The Chengdu J-7 (Chinese: 歼-7; third generation export version F-7; NATO reporting name: Fishcan) is a People’s Republic of China fighter aircraft.
Scroll down to read the full description!
Weight & dimensions
Disclaimer: The information on this page may not be accurate or current. Never use it for flight planning or any other aircraft operation purposes. No warranty of fitness for any purpose is made or implied. Flight planning or any other aircraft operations should only be done using official technical information provided by the manufacture or official aviation authorities.
The Chengdu J-7 (Chinese: 歼-7; third generation export version F-7; NATO reporting name: Fishcan) is a People’s Republic of China fighter aircraft. It is a license-built version of the Soviet Mikoyan-Gurevich MiG-21, and thus shares many similarities with the MiG-21. The aircraft is armed with short-range, infrared homing air-to-air missiles and mainly designed for short range air-to-air combat. The aircraft is also used for close air support.
On 30 March 1962, the Soviet Union and China signed a technology transference arrangement pertaining to the MiG-21. Allegedly, while various kits, components, completed aircraft and associated documents were delivered to the Shenyang Aircraft Factory, the design documentation was incomplete, and Chinese designers made efforts to reverse engineer the aircraft. While the two aircraft are greatly similar, areas of difference include the hydraulic systems and internal fuel arrangements. During March 1964, domestic production of the J-7 reportedly commenced at the Shenyang Aircraft Factory, but due to various factors including the Cultural Revolution, mass production was only truly achieved during the 1980s. Numerous models of the J-7 were developed, featuring improvements in areas such as the armament, avionics, and wing design.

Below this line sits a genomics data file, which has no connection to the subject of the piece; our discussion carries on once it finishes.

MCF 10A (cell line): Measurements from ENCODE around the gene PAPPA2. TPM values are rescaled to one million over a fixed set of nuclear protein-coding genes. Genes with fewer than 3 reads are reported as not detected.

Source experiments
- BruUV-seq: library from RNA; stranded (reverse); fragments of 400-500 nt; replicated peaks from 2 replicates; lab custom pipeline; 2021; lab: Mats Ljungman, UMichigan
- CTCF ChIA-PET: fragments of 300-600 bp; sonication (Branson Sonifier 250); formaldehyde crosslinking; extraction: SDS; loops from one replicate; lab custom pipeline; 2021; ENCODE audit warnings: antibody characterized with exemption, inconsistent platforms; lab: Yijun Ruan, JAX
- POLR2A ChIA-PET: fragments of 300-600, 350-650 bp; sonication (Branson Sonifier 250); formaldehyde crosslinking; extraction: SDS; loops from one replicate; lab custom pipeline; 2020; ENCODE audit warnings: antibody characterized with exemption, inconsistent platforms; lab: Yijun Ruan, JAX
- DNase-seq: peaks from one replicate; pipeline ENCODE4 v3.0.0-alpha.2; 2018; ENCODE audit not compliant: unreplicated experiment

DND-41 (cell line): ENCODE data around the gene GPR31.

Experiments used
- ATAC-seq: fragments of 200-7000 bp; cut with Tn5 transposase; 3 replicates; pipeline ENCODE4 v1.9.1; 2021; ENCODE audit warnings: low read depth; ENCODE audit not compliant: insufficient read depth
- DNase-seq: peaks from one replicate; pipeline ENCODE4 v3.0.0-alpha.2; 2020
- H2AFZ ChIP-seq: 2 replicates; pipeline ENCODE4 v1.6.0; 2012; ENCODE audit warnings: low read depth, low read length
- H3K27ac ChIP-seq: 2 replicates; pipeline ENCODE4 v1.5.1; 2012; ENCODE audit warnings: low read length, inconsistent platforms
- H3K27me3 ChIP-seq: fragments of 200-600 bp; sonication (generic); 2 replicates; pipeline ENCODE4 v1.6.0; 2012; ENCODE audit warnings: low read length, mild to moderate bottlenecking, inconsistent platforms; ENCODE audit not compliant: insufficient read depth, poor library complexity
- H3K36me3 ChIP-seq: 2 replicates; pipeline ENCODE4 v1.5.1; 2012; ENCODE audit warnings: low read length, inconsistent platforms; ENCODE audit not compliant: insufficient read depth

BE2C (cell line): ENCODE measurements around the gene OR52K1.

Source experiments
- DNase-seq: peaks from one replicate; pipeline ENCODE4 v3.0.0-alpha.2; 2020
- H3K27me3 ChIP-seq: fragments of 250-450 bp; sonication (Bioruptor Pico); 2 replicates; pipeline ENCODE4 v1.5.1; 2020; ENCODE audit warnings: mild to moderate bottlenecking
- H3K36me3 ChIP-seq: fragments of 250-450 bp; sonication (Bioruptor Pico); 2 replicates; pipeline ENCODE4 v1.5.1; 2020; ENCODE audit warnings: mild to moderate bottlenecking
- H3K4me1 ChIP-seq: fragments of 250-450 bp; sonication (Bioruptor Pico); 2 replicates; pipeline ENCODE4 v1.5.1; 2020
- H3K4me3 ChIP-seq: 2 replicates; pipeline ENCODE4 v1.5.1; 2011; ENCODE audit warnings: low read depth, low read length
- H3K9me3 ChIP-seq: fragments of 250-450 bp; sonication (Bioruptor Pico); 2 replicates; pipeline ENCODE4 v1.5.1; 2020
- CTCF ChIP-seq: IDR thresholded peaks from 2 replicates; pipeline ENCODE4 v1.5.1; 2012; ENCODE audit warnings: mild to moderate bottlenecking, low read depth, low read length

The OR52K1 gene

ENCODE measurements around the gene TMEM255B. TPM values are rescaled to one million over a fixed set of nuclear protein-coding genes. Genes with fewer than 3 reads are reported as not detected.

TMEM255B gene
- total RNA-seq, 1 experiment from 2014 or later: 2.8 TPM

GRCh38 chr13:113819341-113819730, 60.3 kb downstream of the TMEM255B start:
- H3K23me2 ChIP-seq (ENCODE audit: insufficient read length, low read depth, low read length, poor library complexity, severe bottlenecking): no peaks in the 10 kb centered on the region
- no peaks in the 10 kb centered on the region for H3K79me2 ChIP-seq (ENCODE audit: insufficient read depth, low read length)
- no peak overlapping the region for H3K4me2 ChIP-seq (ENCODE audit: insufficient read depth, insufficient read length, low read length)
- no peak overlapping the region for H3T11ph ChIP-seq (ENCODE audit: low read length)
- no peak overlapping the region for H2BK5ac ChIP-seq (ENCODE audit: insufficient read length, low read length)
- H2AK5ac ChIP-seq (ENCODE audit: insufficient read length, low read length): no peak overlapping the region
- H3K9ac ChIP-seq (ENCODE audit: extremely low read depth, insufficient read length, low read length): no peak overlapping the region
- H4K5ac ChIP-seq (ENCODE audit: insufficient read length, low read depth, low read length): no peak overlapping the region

The aircraft is principally operated by the People’s Liberation Army Air Force (PLAAF), but numerous international operators have bought their own J-7s. Outside of China, the largest operator of the J-7 is the Pakistan Air Force. Later generation Chinese aircraft, such as the Shenyang J-8 interceptor, were developed with the lessons learned from the J-7 programme. Several nations, including Zimbabwe, Tanzania, and Sri Lanka, deployed the type in offensive roles.
In 2013, production of the J-7 was terminated after the delivery of 16 F-7BGI to the Bangladesh Air Force. Newer fighter aircraft, such as the JF-17 Thunder multirole fighter, have succeeded it in the export market. To date, large numbers of J-7s remain in service with both the PLAAF and multiple export customers.